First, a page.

Most romantic visual art is saccharin. There are iconic exceptions that jump to mind like Gustav Klimpt’s “The Kiss,” which inspires an encompassing passion within a rich visual feast. It is hard to beat for tasteful sensuality.

But I can try. In “Alone Together,” I have tried to capture the alone together feeling of romance—that there is someone so understanding and transparent and balancing, that they complete your world. Anyone to find such a bond is lucky, as love is probably the biggest high in life. Among the many kinds of love, romantic is the most thrilling. —Always inspired, Liane

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CONTACT:

Liane Sebastian wears an editor’s hat, designer’s coat, and artist’s shoes.

PORTFOLIO: http://www.lianesebastianillustration.wordpress.com

FACEBOOK: https://www.facebook.com/liane.sebastian

LINKEDIN: www.linkedin.com/in/lianesebastian

EMAIL: lianesebastian9@gmail.com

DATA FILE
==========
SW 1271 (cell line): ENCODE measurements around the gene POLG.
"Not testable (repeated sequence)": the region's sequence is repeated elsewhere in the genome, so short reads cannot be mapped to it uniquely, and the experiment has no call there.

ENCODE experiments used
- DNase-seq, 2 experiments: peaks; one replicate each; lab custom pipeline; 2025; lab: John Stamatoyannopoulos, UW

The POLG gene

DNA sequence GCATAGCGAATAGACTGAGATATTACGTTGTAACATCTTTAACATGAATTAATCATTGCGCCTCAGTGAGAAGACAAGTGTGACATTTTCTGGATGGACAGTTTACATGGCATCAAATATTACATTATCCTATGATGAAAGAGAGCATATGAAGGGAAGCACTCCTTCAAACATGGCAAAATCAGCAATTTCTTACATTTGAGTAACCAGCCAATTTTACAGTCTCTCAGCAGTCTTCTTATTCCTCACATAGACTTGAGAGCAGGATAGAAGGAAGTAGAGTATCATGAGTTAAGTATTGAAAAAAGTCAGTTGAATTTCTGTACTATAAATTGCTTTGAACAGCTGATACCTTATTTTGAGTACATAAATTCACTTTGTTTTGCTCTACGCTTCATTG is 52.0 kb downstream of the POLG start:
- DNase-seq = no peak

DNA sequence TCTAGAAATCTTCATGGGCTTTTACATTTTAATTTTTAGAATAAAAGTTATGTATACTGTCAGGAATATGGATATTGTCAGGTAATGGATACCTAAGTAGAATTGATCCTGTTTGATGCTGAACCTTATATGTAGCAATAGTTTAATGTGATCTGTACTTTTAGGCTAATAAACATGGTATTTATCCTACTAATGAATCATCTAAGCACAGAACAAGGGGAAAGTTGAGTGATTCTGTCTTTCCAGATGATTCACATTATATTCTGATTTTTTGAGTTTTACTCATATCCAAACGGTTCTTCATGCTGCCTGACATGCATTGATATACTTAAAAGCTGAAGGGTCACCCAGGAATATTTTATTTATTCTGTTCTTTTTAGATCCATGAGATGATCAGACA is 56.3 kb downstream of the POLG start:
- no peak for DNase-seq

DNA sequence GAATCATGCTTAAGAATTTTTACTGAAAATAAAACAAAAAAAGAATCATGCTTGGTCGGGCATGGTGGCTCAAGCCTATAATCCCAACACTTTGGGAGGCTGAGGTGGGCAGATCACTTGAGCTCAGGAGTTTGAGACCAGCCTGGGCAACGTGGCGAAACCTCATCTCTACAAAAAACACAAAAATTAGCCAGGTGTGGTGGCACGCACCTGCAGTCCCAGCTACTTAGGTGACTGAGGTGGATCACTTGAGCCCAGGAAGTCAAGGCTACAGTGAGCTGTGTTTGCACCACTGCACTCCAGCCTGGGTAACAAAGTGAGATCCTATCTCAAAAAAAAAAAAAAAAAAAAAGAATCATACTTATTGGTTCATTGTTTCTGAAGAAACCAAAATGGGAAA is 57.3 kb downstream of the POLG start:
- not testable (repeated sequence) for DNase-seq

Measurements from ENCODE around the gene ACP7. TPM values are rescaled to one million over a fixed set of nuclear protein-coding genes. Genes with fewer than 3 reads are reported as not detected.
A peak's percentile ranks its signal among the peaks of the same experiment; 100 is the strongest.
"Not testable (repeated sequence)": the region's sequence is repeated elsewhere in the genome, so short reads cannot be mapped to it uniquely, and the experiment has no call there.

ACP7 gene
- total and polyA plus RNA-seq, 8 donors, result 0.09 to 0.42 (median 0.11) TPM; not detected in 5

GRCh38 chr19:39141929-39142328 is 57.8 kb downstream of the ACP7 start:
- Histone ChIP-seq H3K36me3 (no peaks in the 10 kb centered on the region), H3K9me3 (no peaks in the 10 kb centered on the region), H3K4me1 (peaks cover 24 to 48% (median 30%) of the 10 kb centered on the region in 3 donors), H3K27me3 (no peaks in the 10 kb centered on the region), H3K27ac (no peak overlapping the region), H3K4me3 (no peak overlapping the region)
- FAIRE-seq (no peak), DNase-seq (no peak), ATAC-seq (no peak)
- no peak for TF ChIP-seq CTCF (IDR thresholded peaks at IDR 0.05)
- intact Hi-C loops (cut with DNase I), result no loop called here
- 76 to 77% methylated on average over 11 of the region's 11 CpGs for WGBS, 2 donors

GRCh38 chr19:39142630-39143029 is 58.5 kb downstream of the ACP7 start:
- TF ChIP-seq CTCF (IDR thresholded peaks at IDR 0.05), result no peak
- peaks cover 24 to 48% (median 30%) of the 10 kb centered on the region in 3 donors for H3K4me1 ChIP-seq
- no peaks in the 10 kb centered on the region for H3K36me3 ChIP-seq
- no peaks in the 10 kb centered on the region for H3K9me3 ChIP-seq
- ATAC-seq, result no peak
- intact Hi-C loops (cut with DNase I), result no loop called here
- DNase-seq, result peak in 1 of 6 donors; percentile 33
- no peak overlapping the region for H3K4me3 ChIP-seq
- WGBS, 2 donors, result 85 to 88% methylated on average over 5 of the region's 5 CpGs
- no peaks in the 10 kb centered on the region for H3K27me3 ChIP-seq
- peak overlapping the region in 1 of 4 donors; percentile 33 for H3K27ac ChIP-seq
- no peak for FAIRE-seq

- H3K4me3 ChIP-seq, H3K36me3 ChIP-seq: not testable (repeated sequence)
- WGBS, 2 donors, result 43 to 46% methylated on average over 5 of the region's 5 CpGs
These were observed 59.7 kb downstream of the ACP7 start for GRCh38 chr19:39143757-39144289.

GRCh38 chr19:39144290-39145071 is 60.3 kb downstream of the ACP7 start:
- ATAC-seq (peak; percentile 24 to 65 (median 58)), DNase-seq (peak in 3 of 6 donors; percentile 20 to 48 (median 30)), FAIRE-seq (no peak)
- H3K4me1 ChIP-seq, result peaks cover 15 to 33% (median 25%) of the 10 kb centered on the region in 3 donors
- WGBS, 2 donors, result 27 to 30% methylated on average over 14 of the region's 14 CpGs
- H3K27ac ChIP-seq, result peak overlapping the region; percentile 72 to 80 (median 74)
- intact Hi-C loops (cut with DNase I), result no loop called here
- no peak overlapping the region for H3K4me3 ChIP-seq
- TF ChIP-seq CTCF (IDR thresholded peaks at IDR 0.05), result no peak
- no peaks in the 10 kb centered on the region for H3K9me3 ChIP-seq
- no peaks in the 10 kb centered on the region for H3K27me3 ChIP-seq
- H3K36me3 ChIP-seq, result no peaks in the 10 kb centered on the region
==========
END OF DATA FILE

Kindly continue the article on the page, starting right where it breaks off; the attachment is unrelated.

BLOG: http://www.publishingpioneer.wordpress.com

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Enduring Change

image by Liane Sebastian

Winter arrived late this year. For the last few days, snow drifts cascade over the dried leaves. Fortunately, not everything freezes. I’ve used two versions of this tree composition—one to express a warm sunset amongst the chilly overcast days, and the other to convey a bit of daylight breaking through. The light and weather may change, but the waterfall continues on. Affected more by years than by seasons the streams carve the rock as trees grow. Conditions change the exterior, but never the essence.

2015 was a year of continuance and appreciating what lasts. Trying to refine my many projects, I am reluctant to start anything new until finishing what I have going. Why is the creative mind always pulling like horses at the gate of a race? Looking at the New Year, I hope to find many finishes to what I have started!